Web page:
Marked women by appearance article


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In the Article “marked women”, Deborah Tannen explains the social way of judging women by their appearance or other factors, but not judging men for the same reasons. Tannen uses her observation during a conference meeting of four women and eight men to analyze how each woman in the meeting was marked while men were not. Again Deborah points out the issue of how one gender writing about the other is either portrayed as prejudiced or sexist. ADD MORE POINTS

The author explains that men have the freedom to wear what they want without much meaning being read from their clothes, but for a woman every style has a meaning. In the article Deborah Tannen says “There is no woman's hair style that can be called standard, that says nothing about her” further supporting her point. The author uses the different clothing styles of three ladies in her conference meeting as examples when she tries to attribute them? to their respective personalities. However, she noticed that the men were all dressed alike because they had the freedom to. In my opinion, the author's evaluation is restricted. Tannen did not consider the formal setting of her case study so to say.In such settings, men are often restricted to corporate outfits and a plain haircut just like the ones she observed in her male colleagues in the article (page #) . For instance, it is inappropriate for a man to go job hunting or for an interview in a pair of shorts and plain T shirt, but in a casual place like a bar he has more freedom in his choice of outfits. This example shows that men are only unmarked in certain situations and settings.

Further on, Deborah also claims that every woman's style has an implied meaning. In paragraph 12 she says “Each of the women at the conference had to make decisions about hair, clothing, makeup and accessories, and each decision had a carried meaning”. She insinuates that a woman can hardly dress without judgment being passed on her dress. For example, if a woman wears a revealing or tight dress then she is viewed as attention seeking or available. I believe that the Deborah Tannen's point here is true because from my experience, a person's appearance is the first criteria for judgment it makes your first impression of the person. I don't completely agree with Deborah attributing this social evaluation to just women since a man can also be judged by how he dresses. His dressing says a lot about his personality, fashion choices, occupation, wealth and even his sexual orientation. You don't need anyone to tell you that a man who dresses in suits everyday works in a firm or some business outfit while the man in overalls and hard hat is a construction worker.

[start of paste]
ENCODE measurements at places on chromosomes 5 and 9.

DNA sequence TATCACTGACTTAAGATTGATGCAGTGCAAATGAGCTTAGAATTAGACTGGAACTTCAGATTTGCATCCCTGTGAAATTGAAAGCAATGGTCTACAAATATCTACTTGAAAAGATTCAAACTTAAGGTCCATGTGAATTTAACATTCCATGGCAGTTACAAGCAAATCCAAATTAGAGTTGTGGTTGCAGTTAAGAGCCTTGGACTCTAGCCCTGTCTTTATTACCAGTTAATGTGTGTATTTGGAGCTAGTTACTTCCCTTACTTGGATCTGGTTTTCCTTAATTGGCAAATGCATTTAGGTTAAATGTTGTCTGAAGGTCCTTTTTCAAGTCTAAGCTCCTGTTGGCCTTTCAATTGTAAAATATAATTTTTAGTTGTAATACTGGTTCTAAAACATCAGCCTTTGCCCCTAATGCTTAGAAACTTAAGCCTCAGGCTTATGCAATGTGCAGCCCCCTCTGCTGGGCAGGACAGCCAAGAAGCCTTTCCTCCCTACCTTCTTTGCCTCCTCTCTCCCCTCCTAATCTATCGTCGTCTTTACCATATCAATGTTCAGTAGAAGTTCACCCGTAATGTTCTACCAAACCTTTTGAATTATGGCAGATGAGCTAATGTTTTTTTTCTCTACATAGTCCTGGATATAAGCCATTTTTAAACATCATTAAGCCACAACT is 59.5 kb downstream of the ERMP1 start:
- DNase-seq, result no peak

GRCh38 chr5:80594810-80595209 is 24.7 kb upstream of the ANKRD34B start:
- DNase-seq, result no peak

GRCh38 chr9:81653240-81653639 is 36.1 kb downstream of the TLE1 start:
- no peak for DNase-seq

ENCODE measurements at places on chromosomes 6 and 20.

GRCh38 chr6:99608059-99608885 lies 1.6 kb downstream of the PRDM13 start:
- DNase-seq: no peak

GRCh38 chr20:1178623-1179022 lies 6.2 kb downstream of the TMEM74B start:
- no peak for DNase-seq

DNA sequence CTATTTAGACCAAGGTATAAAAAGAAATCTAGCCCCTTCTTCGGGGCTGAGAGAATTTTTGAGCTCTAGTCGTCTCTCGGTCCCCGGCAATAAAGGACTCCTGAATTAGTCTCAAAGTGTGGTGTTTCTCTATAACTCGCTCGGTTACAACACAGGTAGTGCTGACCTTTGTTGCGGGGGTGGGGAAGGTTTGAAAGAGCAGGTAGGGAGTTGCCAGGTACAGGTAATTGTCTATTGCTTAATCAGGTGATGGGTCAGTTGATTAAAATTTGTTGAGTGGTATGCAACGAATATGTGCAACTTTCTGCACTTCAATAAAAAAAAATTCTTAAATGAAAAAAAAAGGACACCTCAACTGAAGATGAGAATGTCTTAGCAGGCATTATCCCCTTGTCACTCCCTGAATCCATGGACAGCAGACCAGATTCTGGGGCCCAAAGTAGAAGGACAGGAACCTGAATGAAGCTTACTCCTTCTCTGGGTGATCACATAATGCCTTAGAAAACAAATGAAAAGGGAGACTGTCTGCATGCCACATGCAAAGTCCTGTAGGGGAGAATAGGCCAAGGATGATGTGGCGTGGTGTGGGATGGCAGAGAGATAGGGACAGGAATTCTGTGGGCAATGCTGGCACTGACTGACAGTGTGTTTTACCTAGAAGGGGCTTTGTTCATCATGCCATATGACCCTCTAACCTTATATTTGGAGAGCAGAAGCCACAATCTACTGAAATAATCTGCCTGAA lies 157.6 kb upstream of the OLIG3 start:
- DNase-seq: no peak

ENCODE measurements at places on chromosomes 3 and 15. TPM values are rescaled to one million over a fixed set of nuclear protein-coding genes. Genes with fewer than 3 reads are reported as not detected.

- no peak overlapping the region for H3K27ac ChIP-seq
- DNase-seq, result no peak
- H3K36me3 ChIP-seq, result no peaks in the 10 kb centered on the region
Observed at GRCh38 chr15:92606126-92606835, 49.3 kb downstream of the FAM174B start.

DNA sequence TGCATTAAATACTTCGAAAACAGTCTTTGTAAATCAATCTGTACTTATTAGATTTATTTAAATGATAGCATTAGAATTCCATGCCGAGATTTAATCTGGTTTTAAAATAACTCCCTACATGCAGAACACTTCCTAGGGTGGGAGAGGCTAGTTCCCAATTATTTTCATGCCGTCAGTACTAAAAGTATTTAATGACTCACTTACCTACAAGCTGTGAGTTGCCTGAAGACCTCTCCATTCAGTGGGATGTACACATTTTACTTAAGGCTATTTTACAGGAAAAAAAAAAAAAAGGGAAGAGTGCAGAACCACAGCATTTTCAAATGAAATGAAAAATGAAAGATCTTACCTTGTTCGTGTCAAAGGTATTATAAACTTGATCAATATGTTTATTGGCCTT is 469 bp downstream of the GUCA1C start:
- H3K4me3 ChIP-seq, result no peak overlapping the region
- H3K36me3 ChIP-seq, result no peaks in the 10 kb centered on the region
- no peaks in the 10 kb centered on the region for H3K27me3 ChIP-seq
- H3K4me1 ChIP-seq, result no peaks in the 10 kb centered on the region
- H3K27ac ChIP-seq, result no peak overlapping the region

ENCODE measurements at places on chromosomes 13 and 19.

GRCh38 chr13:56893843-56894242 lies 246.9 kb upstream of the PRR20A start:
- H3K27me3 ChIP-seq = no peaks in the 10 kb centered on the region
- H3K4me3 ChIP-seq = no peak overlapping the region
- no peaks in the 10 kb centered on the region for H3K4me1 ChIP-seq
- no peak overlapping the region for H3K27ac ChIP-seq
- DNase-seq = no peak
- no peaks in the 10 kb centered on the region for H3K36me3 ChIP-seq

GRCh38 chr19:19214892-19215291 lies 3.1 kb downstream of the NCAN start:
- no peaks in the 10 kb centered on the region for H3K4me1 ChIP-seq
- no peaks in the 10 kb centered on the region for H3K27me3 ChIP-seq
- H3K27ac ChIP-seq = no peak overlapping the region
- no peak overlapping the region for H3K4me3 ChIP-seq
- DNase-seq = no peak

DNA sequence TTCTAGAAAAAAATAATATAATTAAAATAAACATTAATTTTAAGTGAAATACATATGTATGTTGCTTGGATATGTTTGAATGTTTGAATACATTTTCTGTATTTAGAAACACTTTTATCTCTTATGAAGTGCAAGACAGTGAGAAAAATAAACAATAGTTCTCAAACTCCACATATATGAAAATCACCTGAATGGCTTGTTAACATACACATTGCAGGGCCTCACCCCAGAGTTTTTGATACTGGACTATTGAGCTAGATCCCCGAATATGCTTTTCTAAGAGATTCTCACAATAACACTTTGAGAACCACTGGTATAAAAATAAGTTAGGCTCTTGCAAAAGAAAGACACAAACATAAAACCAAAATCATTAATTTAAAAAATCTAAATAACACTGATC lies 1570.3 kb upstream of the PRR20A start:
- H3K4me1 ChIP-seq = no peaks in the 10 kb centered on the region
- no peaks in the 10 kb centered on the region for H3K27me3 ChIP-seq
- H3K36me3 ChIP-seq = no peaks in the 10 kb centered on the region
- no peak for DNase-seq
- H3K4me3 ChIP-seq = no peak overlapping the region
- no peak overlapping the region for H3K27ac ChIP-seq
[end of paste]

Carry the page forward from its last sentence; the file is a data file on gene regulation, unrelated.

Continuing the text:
Next, the article makes a case about some words in the English language that are marked. Deborah Tannen describes that adding suffixes to some nouns to make them feminine (or about the female gender) seems to infer a sense of a sense of un-seriousness. In Deborah's example adding -ette to the Doctor to form “Doctorette” shows inferiority to a certain degree . In my opinion the author was myopic in her evaluation. She bases her case on the English language only, in making a general argument about women. Some languages use the same words or completely different words for both genders. in French language “il“ is used for the masculine gender and “elle” for the feminine gender and “ils” for plural “they”. It should be noted that these suffixes are just added to show grammatical differentiation in gender and not for social gender classification.

The author cited an expert source Dr. Ralph Fasold in his book, ().”. According to her citation, Dr. Fasold stressed that “language and culture are particularly unfair in treating women as the marked case because biologically it is the male that is marked” (paragraph 24, line 2). So with respect to this citation, in her opinion men should be the marked ones. This logic seems to be biased and irrelevant to the argument about the women being marked and men unmarked, not which gender should. I believe it was a good citation but for the wrong argument.

The article introduces a secondary argument about the society's view of one gender writing about the other. A woman writing about the man is viewed by the society as a prejudiced person. This is true; in my opinion a female writing about a male is sexist. I feel a woman writing about for instance the flaws of the male character is sexist because both genders have flaws and why should only one gender be put to question.

In conclusion, I think the author Deborah Tannen had a reasonable argument but her supporting evidence were somewhat biased and they were not strong enough to fully support the arguments. Moreover, she did introduce opposing opinions; she just looked at the argument from a woman's point of view. As far as my opinion goes women are judged a little more than men, but that does not mean men are free this societal evaluation.

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